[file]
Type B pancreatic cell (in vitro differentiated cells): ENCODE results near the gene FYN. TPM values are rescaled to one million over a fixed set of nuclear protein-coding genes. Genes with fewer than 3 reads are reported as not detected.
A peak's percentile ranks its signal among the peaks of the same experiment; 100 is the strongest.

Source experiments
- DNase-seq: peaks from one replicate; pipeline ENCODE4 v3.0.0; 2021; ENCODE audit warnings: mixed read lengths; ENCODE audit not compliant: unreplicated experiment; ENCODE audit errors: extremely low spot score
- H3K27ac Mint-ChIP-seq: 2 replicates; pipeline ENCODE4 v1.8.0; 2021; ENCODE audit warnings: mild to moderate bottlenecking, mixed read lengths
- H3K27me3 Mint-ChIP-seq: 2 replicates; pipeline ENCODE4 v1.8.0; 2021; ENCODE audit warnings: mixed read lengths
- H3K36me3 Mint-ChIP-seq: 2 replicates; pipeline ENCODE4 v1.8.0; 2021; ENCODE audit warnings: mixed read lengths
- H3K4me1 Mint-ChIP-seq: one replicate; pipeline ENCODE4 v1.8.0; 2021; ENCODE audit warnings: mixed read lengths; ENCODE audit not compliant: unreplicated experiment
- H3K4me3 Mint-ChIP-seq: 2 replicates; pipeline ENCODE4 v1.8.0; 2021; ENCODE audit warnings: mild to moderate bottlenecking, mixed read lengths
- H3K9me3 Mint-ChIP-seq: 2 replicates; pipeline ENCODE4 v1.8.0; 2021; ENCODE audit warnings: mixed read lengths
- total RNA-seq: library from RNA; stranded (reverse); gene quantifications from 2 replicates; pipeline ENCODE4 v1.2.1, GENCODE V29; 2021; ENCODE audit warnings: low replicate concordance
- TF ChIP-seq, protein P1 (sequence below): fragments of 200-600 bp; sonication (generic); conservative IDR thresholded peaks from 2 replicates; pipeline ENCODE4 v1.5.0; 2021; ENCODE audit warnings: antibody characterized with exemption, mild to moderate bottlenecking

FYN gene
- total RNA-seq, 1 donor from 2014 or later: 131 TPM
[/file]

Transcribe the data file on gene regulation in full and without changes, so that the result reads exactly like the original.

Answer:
Type B pancreatic cell (in vitro differentiated cells): ENCODE results near the gene FYN. TPM values are rescaled to one million over a fixed set of nuclear protein-coding genes. Genes with fewer than 3 reads are reported as not detected.
A peak's percentile ranks its signal among the peaks of the same experiment; 100 is the strongest.

Source experiments
- DNase-seq: peaks from one replicate; pipeline ENCODE4 v3.0.0; 2021; ENCODE audit warnings: mixed read lengths; ENCODE audit not compliant: unreplicated experiment; ENCODE audit errors: extremely low spot score
- H3K27ac Mint-ChIP-seq: 2 replicates; pipeline ENCODE4 v1.8.0; 2021; ENCODE audit warnings: mild to moderate bottlenecking, mixed read lengths
- H3K27me3 Mint-ChIP-seq: 2 replicates; pipeline ENCODE4 v1.8.0; 2021; ENCODE audit warnings: mixed read lengths
- H3K36me3 Mint-ChIP-seq: 2 replicates; pipeline ENCODE4 v1.8.0; 2021; ENCODE audit warnings: mixed read lengths
- H3K4me1 Mint-ChIP-seq: one replicate; pipeline ENCODE4 v1.8.0; 2021; ENCODE audit warnings: mixed read lengths; ENCODE audit not compliant: unreplicated experiment
- H3K4me3 Mint-ChIP-seq: 2 replicates; pipeline ENCODE4 v1.8.0; 2021; ENCODE audit warnings: mild to moderate bottlenecking, mixed read lengths
- H3K9me3 Mint-ChIP-seq: 2 replicates; pipeline ENCODE4 v1.8.0; 2021; ENCODE audit warnings: mixed read lengths
- total RNA-seq: library from RNA; stranded (reverse); gene quantifications from 2 replicates; pipeline ENCODE4 v1.2.1, GENCODE V29; 2021; ENCODE audit warnings: low replicate concordance
- TF ChIP-seq, protein P1 (sequence below): fragments of 200-600 bp; sonication (generic); conservative IDR thresholded peaks from 2 replicates; pipeline ENCODE4 v1.5.0; 2021; ENCODE audit warnings: antibody characterized with exemption, mild to moderate bottlenecking

FYN gene
- total RNA-seq, 1 donor from 2014 or later: 131 TPM